Lynching and the Death Penalty Conference with keynote speaker Bryan Stevenson
Friday, March 23
12:30 – 12:45: Welcoming Remarks
12:45 – 1:15: Keynote: Bryan Stevenson, Lynching, Racial History and Death Penalty Disqualification
1:30 – 3:15: Panel One: Lynching, a General Historical Perspective
Summary: This panel will discuss the practice of lynching in the United States during the late 19th and early 20th centuries, including its social and political significance, its role in maintaining racial caste, and its connection to other practices (including criminal punishment).
Speakers: Philip Dray, NewYork University, Institute for the Humanities
Grace Hale, University of Virginia, Departments of History and American Studies
Amy Louise Wood, Illinois State University, Department of History
George C. Wright, Prairie View A&M University
Moderator: David Oshinsky, University of Texas, Department of History
3:30 – 5:00: Panel Two: The Relationship between Lynching and the Death Penalty during the Lynching Era
Summary: Thispanel will focus on the relationship between lynching and capital punishment during the era of active lynching, including the similarities/dissimilarities of those practices, the extent to which capital punishment and lynching served as “substitutes” for each other, and the connection between lynching reform movements and criminal justice policies.
Speakers: Carol Steiker, Harvard Law School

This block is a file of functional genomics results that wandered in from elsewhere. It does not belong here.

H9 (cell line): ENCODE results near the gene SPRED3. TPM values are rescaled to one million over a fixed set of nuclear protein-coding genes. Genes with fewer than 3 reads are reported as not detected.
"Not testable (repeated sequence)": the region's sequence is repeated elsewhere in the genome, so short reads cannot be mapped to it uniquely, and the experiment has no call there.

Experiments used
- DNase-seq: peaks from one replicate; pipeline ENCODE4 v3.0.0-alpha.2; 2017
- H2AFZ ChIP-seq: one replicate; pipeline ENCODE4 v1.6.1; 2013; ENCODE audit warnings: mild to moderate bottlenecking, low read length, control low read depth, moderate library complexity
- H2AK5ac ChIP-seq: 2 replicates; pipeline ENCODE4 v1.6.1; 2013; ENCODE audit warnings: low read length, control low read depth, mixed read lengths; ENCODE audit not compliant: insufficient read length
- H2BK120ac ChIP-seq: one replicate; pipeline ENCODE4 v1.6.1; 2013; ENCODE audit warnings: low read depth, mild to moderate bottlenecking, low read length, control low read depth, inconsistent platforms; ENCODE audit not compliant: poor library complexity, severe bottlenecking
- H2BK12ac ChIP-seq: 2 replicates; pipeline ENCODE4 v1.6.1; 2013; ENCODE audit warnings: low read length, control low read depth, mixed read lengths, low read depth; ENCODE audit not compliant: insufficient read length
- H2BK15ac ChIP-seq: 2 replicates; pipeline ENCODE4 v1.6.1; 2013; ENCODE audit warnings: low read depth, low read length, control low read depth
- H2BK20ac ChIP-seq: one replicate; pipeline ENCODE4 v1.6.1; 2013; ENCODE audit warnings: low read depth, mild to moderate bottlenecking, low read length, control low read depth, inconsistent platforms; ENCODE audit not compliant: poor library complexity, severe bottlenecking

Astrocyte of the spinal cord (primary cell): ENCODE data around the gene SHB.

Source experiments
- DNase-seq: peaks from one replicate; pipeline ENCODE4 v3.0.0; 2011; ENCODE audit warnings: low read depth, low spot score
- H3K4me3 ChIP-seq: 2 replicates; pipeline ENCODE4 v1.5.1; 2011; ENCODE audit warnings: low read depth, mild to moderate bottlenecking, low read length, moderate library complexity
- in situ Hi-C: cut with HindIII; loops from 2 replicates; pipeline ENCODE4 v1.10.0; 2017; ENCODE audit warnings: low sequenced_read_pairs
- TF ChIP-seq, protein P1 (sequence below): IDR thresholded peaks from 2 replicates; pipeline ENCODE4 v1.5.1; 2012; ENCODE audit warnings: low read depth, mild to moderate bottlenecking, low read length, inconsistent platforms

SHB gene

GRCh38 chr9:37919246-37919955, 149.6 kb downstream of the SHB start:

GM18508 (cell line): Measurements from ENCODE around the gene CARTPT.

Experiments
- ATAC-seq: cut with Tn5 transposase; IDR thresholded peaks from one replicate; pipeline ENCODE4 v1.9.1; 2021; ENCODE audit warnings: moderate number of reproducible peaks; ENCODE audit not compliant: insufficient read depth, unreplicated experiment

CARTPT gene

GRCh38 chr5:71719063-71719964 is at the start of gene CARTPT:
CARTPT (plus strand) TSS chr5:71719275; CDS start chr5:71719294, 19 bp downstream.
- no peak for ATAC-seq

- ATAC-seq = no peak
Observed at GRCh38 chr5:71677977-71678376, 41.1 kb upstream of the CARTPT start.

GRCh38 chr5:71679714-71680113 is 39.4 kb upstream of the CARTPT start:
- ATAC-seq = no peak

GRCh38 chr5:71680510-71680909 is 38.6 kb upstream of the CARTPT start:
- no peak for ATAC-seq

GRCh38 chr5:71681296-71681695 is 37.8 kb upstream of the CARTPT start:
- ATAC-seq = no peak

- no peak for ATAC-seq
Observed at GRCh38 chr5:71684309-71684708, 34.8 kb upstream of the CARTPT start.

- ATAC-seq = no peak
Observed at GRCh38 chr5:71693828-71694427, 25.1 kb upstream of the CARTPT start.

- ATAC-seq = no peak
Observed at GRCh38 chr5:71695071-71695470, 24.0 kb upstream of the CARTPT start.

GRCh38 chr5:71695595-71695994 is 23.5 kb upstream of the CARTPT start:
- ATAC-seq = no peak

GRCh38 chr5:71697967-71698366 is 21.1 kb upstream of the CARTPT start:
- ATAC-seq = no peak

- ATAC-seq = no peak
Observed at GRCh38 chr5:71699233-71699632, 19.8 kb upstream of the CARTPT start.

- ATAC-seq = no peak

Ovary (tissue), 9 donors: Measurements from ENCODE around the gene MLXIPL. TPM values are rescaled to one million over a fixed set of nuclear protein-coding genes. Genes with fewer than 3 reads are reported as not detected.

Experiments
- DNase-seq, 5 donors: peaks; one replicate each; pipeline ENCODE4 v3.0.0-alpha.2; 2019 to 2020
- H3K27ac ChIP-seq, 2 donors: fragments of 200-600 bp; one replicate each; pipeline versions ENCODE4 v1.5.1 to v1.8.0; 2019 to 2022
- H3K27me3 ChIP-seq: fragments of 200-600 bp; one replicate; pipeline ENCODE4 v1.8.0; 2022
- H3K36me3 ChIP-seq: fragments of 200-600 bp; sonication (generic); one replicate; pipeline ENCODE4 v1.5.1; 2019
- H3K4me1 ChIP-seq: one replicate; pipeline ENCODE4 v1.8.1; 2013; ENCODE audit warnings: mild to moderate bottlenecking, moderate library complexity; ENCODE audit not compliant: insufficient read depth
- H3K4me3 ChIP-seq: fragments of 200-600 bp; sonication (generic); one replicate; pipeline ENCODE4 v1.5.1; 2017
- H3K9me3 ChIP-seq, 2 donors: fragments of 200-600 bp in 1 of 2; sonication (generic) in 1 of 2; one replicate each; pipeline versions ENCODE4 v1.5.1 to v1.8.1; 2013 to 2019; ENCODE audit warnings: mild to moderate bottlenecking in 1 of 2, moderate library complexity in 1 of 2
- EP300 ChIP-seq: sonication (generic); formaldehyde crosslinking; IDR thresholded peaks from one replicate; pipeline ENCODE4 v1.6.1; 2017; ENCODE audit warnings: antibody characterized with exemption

Jordan Steiker, University of Texas School of Law
Margaret Vandiver, University of Memphis, Criminology and Criminal Justice
Moderator: Cary Franklin, University of Texas School of Law
Saturday, March 24
8:45 – 10:15: Panel Three: Lynching’s Legacy and Contemporary Capital Practice
Summary: This panel will discuss the extent to which contemporary capital punishment is influenced by, understood through, or reflective of the practice of American lynching.
David Oshinsky, University of Texas, Department of History
Rob Owen, University of Texas School of Law
Frank Zimring, University of California Berkeley, School of Law
Moderator: Justin Driver, University of Texas School of Law
10:45 – 12:00: Panel Four: Lynching and Contemporary Litigation
Summary: This panel will examine the continuing role of race discrimination in general and lynching in particular on contemporary American criminal justice, focusing on the significance of past lynchingpractices – as an integral part of community histories of racism – in contemporary capital litigation.
Maurie Levin, University of Texas School of Law
Bryan Stevenson, Executive Director, Equal Justice Initiative
Christina Swarns, Director, Criminal Justice Project, NAACP Legal Defense Fund
Moderator: Jim Marcus, University of Texas School of Law
Co-sponsored with the Capital Punishment Center.